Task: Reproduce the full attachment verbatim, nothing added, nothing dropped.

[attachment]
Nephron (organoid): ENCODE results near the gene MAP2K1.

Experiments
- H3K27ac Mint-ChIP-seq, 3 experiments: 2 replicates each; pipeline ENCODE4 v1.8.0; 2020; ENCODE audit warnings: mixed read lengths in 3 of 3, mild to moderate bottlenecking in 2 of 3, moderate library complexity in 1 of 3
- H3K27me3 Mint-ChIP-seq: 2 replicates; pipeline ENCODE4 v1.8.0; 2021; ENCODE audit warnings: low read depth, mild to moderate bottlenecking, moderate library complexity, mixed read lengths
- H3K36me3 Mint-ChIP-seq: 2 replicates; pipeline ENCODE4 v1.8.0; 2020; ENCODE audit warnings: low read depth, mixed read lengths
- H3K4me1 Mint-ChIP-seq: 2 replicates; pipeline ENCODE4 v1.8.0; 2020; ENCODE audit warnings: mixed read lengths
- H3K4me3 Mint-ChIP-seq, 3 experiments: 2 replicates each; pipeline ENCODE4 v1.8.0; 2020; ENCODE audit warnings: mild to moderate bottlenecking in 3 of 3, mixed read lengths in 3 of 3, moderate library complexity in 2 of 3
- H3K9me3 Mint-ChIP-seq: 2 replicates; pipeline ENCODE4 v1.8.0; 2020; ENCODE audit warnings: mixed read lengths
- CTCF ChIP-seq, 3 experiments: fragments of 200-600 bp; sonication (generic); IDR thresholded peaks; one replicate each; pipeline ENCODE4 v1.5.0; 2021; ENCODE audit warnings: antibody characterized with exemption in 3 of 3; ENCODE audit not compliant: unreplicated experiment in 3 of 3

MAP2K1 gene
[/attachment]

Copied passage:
Nephron (organoid): ENCODE results near the gene MAP2K1.

Experiments
- H3K27ac Mint-ChIP-seq, 3 experiments: 2 replicates each; pipeline ENCODE4 v1.8.0; 2020; ENCODE audit warnings: mixed read lengths in 3 of 3, mild to moderate bottlenecking in 2 of 3, moderate library complexity in 1 of 3
- H3K27me3 Mint-ChIP-seq: 2 replicates; pipeline ENCODE4 v1.8.0; 2021; ENCODE audit warnings: low read depth, mild to moderate bottlenecking, moderate library complexity, mixed read lengths
- H3K36me3 Mint-ChIP-seq: 2 replicates; pipeline ENCODE4 v1.8.0; 2020; ENCODE audit warnings: low read depth, mixed read lengths
- H3K4me1 Mint-ChIP-seq: 2 replicates; pipeline ENCODE4 v1.8.0; 2020; ENCODE audit warnings: mixed read lengths
- H3K4me3 Mint-ChIP-seq, 3 experiments: 2 replicates each; pipeline ENCODE4 v1.8.0; 2020; ENCODE audit warnings: mild to moderate bottlenecking in 3 of 3, mixed read lengths in 3 of 3, moderate library complexity in 2 of 3
- H3K9me3 Mint-ChIP-seq: 2 replicates; pipeline ENCODE4 v1.8.0; 2020; ENCODE audit warnings: mixed read lengths
- CTCF ChIP-seq, 3 experiments: fragments of 200-600 bp; sonication (generic); IDR thresholded peaks; one replicate each; pipeline ENCODE4 v1.5.0; 2021; ENCODE audit warnings: antibody characterized with exemption in 3 of 3; ENCODE audit not compliant: unreplicated experiment in 3 of 3

MAP2K1 gene